Let me take you through an abbreviated version of the exhibit, and how I related my experience of "seeing" to the memory and lasting impact, and future legacy of Fukushima. Firstly, Nishimura's piece, "The Book of Flatland Dharma - Of Two Religions: Conclusion" (1978) captivated me. It is a juxtaposition of a sacred Japanese temple, as a diptych next to a silo in the Alberta countryside. This struck me first, because Nishimura captures the elegant majesty of mystery and beauty all over the globe, yet Japan and Canada have sacred significance, yet the cultural dissimilarity could not be more clear in the way that aesthetics are a reflection of social expression. Next, in his Homeland Tourist series, "Higashi Honganji Temple (1978) flattened me with its elusive doorway of symbolic insight. The bicycle in the foreground, outside of a sacred temple in the background, emphasizes that while there is a sense of the infinite within us, we are after all impermanent, and as we ride the mundane bicycle of worldly experience to its end, the higher awe of spirituality lives on, with or without us. Finally, while there were others that struck me uncannily, I will leave off with one last one that took even more time to set in than the rest, however after peering into its silvery textures, and its striking imagery, I latched on to a hint of perennial truth. The work, "Pre-dharma Sentience" (1978) in The Flatland Book of Dharma - The Singularities series, a stone lies in the foreground. In the background, an open landscape, with a path leading to the horizon, to nowhere. What this says to me is that, essentially nature, as with our nature, is fundamentally meaningless. Nature, in its raw, open and original forms do not offer the human heart a rest stop on which the mind may imagine and conceive a reason for being. The meaning of no-meaning is the great point of flux in realizing our humanity as vulnerable, fleeting, and if at once emergent with direction, also futile and unimpressive. As Paul Valery said, "God made everything out of nothing, but the nothing shows through."

On my return home, on this unusually warm Canadian winter day, I read a very short Associated Press article buried in Metro Calgary on the legacy of Fukushima. In the article, 'Outlook bleak two years later' a quote read, "Everyone, from bureaucrats to construction giants to tattooed gangsters, is trying to prey on decontamination projects. And the government is looking the other way," said Nakamura, who refused to give his first name out to the press for "fear of retaliation". As I reflected on my train ride home through the downtown corridor, passing above rivers of melting ice and the glare of the profound midwestern sky, where the rich sunlight exposes the midriff of an aging humanity, I had a realization. Being human means taking the responsibility that we have as stewards of the land, as a conscious potential unmatched in the known universe. If we do not take responsibility for being human, then there will soon be no more human beings. We do not write the highest law, and we can not speak the highest truth.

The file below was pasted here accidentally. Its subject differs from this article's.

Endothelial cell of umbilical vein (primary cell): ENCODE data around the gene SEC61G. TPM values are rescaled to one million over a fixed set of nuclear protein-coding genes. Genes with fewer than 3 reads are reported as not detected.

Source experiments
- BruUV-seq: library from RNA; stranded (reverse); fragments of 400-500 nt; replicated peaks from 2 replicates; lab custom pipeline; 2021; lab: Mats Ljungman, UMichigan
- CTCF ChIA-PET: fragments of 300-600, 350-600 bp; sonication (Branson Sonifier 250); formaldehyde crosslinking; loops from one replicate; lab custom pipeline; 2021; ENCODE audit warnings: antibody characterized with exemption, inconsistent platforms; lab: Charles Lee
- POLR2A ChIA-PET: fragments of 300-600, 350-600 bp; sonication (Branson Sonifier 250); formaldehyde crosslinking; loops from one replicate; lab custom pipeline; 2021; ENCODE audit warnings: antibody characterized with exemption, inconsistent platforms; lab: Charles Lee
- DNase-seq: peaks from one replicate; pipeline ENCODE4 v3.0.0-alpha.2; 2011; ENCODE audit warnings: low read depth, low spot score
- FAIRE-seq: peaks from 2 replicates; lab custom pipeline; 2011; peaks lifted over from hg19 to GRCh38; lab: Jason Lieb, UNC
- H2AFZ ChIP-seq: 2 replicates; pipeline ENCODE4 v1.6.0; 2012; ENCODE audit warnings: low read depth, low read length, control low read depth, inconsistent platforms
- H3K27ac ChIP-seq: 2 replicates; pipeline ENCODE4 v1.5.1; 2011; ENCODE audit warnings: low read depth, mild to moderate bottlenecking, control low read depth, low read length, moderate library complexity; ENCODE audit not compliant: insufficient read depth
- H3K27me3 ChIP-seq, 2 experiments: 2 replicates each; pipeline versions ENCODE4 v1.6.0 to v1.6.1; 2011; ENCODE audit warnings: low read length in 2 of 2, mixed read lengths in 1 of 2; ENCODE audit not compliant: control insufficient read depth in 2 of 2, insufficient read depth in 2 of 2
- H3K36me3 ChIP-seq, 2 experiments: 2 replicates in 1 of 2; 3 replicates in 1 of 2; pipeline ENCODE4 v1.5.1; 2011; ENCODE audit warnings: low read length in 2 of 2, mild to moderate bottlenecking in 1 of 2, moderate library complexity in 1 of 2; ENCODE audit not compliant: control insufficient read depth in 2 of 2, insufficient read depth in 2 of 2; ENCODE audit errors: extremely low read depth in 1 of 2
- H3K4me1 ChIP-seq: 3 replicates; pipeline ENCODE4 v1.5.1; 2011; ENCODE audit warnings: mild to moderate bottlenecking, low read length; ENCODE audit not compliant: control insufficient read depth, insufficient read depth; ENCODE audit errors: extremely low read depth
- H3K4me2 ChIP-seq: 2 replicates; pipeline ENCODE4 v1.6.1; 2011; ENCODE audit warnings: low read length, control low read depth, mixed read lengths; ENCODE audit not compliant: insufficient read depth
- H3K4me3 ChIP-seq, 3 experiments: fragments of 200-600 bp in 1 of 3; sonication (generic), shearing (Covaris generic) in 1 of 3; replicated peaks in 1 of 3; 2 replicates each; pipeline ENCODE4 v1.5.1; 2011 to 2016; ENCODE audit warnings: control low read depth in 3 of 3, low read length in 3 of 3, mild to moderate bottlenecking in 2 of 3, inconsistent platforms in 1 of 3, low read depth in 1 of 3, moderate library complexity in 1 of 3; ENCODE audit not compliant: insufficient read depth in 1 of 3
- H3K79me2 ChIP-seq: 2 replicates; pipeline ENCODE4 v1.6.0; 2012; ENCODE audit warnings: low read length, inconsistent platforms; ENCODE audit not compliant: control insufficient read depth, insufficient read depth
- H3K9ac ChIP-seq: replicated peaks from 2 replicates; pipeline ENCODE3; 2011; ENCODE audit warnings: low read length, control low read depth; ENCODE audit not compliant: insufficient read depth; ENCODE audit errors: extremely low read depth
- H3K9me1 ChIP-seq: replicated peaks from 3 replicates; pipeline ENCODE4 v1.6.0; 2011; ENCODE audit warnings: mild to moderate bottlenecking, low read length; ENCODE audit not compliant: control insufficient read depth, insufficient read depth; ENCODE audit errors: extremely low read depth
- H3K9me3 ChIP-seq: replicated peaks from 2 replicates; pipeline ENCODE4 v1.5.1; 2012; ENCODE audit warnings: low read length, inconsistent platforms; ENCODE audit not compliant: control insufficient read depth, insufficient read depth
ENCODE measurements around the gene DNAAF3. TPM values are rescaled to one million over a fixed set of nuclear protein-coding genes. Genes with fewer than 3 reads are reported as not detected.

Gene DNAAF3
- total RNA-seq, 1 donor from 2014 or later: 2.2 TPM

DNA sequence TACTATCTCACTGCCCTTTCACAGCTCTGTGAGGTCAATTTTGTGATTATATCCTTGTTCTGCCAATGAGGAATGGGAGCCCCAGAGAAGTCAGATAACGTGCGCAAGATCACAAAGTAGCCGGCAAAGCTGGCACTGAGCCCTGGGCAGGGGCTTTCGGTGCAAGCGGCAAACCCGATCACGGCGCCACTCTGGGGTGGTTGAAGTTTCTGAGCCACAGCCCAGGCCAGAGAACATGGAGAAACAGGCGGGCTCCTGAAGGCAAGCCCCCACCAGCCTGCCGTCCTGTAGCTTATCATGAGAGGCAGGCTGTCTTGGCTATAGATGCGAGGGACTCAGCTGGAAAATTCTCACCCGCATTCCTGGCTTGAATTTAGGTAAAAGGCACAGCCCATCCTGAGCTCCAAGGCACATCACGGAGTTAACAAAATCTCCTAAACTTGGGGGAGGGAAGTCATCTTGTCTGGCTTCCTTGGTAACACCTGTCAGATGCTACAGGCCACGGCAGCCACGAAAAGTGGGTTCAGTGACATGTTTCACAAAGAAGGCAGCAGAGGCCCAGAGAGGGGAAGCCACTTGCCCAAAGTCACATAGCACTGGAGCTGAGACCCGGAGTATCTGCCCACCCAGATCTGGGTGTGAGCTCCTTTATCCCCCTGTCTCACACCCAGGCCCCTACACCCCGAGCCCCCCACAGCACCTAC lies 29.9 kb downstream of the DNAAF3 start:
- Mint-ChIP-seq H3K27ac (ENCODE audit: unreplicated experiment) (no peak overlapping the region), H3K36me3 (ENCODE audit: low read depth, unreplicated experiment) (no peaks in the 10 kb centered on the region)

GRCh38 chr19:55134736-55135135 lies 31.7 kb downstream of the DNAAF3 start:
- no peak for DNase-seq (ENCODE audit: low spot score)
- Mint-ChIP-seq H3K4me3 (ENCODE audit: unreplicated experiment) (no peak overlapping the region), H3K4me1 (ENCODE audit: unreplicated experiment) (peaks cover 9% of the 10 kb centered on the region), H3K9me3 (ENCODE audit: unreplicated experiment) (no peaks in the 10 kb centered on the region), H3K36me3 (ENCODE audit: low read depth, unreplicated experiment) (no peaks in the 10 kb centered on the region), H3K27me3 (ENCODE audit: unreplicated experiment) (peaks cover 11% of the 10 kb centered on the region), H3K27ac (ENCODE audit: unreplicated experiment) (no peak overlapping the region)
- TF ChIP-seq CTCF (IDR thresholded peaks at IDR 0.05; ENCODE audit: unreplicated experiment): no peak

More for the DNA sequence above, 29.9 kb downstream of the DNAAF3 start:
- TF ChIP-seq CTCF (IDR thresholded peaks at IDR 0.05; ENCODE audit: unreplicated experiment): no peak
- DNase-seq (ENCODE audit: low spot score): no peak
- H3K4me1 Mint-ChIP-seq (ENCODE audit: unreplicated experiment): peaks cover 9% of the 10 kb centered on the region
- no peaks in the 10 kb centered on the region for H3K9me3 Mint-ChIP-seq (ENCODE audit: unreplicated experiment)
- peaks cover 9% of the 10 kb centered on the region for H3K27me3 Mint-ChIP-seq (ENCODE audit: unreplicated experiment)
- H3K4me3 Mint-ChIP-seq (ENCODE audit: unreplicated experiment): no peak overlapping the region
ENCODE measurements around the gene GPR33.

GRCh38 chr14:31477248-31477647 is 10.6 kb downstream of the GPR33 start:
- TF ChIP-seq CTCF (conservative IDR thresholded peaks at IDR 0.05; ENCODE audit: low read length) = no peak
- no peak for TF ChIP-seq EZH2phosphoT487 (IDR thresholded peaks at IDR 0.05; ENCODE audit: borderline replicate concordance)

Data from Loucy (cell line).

She sets the stage with a sweeping introduction. In the impeccable garb of a beauty queen in love with life. The public gushes with heart-sleeved pandering. The world is set like a red carpet before her.

Queen by Sten Porse
The musical ambiance, the tone, is grandiose and emergent as the Jonah-swallowing fish of all-conceived breathtaking wonder. Her introduction is the mindful worship of momentary repose, for the elemental truths to seduce all through her sonic dance of grace.

Female Musician by Anonymous
She continues ever on, without me. Frustrated by my own deviance, and in the backwash tunnel of personal failure, I triumph in disaster. The airs of isolation breathe a sad remorse, the regret of guilt itself takes over like an icy bath.

The Ambassadors (detail) by Hans Holbein the Younger
I strain over my broken instrument, and snap its neck in one fell swoop. Not even a ping from the cracked strings are heard in the overarching foment of fanatic bursts and swoons of delight as the mob breathes down the throat of my love the kiss of popular contagion.

Interesting enough, the short dream sketch narrative above, and that described in my last post, where I exhibited a noetic travelogue through Sudan, have coincided with the events of the days to follow. In the previous incident, I had dreamed that I was traveling through Sudan, and had born witness to the social resurgence of positive forward movement. So, on that day, I met and interviewed Emmanuel Jal, as he accepted the Calgary Peace Prize on behalf of all South Sudanese people. Similarly, though without such heavy global precedence, the events within the dream sketch illustrated here preceded a botched concert appearance by none other than myself to accompany my Love onstage.
My first exhibition of an original "sounding" in the internal collaboration of creative music with creative writing. Improbability in Upswing, was published at poeticdiversity: the poetry zine of los angeles in December 2012. In my reading, with relation to the content of this post, I am taking off towards the eye of the sun. The teeming cloud-born sky quakes with the burning rush of human flight. Riding through the energetic outpouring of modern rocket fuel, I feel a beneficiary of similar technologic might that burned the bodies and fuelled the fires of war. Nuclear energy is not far distant, and my body begins to churn with the physical imagination of experiential interdependence, smouldering at the cusp of freedom and death.

To set forth another tradition of self-publishing, every week from now on, as I offer a "sounding" of spoken word and original music, I will release a chapbook of the section from which the "sound poem" derives in the series of collected experimental writings. Enjoy and ponder the experimental imagination through visions of "Aircloudsky".